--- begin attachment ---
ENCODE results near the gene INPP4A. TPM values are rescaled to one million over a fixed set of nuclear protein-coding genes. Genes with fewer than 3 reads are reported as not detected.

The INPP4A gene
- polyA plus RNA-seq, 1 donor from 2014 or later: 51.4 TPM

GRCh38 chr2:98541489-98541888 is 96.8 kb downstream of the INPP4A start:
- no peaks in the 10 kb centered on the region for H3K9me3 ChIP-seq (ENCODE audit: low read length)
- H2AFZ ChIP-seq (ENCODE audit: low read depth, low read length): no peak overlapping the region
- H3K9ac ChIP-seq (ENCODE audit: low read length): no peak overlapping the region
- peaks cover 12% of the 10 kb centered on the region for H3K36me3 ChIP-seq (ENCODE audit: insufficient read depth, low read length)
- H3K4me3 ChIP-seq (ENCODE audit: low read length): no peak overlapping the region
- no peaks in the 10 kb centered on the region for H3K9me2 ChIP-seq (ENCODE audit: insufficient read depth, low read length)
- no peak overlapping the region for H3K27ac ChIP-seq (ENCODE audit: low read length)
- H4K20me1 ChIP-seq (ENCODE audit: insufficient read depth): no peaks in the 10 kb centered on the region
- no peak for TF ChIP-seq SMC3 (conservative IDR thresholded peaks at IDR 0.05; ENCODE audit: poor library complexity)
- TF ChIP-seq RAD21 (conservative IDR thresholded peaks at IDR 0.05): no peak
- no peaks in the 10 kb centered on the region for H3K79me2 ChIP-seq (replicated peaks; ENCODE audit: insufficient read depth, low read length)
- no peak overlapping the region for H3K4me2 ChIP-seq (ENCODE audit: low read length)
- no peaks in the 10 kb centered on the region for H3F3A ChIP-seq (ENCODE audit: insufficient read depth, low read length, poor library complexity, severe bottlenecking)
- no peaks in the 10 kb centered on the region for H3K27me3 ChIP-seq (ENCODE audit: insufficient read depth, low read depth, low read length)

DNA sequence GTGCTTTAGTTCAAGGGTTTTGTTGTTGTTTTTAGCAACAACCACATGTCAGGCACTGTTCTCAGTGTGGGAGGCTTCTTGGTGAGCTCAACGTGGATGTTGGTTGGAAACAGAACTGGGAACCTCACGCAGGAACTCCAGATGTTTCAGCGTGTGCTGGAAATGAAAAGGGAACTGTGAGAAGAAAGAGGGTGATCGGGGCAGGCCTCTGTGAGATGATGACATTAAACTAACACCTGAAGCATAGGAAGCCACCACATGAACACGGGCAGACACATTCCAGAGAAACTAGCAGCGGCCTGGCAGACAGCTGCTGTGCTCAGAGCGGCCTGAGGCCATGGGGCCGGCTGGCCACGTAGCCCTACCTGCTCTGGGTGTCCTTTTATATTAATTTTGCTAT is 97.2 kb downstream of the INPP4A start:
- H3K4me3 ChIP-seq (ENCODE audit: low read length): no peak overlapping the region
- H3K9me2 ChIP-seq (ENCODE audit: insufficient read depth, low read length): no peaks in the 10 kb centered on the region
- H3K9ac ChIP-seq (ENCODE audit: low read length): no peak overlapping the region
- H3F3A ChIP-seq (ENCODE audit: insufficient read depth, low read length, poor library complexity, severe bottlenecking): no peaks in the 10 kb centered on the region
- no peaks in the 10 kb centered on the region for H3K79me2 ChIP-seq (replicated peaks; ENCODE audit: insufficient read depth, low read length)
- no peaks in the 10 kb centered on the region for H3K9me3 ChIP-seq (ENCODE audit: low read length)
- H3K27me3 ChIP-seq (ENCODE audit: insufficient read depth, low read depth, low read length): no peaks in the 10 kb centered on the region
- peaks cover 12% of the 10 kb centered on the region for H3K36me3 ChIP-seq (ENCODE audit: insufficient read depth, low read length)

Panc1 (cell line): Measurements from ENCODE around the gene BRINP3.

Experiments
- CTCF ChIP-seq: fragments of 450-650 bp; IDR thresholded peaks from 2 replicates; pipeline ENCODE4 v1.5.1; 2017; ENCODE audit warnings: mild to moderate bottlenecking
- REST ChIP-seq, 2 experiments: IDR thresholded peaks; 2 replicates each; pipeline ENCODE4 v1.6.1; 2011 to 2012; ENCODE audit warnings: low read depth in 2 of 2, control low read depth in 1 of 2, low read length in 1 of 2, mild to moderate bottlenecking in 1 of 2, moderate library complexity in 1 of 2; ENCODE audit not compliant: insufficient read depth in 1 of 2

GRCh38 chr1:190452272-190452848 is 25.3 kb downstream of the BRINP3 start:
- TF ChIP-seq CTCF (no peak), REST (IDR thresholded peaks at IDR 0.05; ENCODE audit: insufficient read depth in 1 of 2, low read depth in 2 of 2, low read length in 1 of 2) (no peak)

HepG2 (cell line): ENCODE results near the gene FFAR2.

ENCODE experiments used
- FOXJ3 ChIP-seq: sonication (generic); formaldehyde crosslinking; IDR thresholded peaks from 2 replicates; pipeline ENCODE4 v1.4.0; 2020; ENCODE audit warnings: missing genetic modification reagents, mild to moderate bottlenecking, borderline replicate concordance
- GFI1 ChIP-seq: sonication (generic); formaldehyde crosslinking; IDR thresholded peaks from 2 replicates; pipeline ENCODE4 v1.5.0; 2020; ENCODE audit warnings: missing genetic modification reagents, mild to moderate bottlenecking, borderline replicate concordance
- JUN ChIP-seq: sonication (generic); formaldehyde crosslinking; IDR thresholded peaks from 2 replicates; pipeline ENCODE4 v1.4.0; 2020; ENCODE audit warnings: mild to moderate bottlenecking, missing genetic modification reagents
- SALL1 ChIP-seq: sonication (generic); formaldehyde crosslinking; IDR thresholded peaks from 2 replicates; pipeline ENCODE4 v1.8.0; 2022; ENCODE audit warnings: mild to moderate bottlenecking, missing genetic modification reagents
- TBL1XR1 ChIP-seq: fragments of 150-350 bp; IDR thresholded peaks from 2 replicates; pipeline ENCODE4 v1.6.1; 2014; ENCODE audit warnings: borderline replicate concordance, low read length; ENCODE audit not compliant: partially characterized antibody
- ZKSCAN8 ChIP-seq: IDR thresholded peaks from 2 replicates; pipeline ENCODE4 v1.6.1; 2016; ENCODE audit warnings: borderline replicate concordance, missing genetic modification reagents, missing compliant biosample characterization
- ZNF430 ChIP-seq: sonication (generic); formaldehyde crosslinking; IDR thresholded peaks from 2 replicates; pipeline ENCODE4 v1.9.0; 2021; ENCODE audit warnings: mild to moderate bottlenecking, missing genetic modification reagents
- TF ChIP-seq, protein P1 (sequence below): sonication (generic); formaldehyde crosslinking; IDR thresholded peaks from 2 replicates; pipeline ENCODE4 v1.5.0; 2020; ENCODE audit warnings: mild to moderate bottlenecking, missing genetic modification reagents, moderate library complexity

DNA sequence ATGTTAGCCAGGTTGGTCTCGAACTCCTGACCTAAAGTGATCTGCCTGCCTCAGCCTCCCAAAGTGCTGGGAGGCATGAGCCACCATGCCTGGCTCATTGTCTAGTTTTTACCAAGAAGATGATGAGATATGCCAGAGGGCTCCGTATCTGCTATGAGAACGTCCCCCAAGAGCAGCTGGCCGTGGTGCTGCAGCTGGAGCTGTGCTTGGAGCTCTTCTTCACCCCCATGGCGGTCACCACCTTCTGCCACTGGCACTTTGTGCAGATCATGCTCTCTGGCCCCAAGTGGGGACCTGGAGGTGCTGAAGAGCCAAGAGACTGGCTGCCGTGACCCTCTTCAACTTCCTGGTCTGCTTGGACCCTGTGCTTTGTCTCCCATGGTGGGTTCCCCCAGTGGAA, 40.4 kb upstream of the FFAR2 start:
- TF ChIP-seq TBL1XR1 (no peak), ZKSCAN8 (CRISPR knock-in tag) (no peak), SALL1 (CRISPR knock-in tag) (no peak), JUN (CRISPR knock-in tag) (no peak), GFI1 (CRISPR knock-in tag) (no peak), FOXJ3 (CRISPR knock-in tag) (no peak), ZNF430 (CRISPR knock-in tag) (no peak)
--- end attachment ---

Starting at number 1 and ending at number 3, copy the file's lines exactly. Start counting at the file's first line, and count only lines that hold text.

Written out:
ENCODE results near the gene INPP4A. TPM values are rescaled to one million over a fixed set of nuclear protein-coding genes. Genes with fewer than 3 reads are reported as not detected.

The INPP4A gene
- polyA plus RNA-seq, 1 donor from 2014 or later: 51.4 TPM